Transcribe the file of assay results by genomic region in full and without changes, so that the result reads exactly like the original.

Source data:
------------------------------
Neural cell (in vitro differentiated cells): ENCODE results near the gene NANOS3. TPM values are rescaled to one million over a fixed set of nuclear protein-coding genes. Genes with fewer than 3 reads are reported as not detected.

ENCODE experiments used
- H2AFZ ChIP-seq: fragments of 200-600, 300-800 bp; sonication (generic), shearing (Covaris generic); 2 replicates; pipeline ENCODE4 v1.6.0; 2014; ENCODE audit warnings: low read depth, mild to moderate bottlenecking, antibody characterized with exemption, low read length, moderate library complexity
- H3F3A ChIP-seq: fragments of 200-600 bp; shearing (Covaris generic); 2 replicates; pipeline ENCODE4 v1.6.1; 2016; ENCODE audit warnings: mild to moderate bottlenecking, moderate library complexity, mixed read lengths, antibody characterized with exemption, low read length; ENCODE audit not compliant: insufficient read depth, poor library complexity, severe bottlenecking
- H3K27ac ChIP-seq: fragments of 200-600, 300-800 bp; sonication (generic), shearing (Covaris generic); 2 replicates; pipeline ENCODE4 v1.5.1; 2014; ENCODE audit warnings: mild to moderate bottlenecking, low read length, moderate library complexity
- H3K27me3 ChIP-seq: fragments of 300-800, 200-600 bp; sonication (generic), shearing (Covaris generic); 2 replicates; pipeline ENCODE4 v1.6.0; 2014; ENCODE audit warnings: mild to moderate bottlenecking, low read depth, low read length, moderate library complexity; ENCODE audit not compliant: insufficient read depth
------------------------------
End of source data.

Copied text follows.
Neural cell (in vitro differentiated cells): ENCODE results near the gene NANOS3. TPM values are rescaled to one million over a fixed set of nuclear protein-coding genes. Genes with fewer than 3 reads are reported as not detected.

ENCODE experiments used
- H2AFZ ChIP-seq: fragments of 200-600, 300-800 bp; sonication (generic), shearing (Covaris generic); 2 replicates; pipeline ENCODE4 v1.6.0; 2014; ENCODE audit warnings: low read depth, mild to moderate bottlenecking, antibody characterized with exemption, low read length, moderate library complexity
- H3F3A ChIP-seq: fragments of 200-600 bp; shearing (Covaris generic); 2 replicates; pipeline ENCODE4 v1.6.1; 2016; ENCODE audit warnings: mild to moderate bottlenecking, moderate library complexity, mixed read lengths, antibody characterized with exemption, low read length; ENCODE audit not compliant: insufficient read depth, poor library complexity, severe bottlenecking
- H3K27ac ChIP-seq: fragments of 200-600, 300-800 bp; sonication (generic), shearing (Covaris generic); 2 replicates; pipeline ENCODE4 v1.5.1; 2014; ENCODE audit warnings: mild to moderate bottlenecking, low read length, moderate library complexity
- H3K27me3 ChIP-seq: fragments of 300-800, 200-600 bp; sonication (generic), shearing (Covaris generic); 2 replicates; pipeline ENCODE4 v1.6.0; 2014; ENCODE audit warnings: mild to moderate bottlenecking, low read depth, low read length, moderate library complexity; ENCODE audit not compliant: insufficient read depth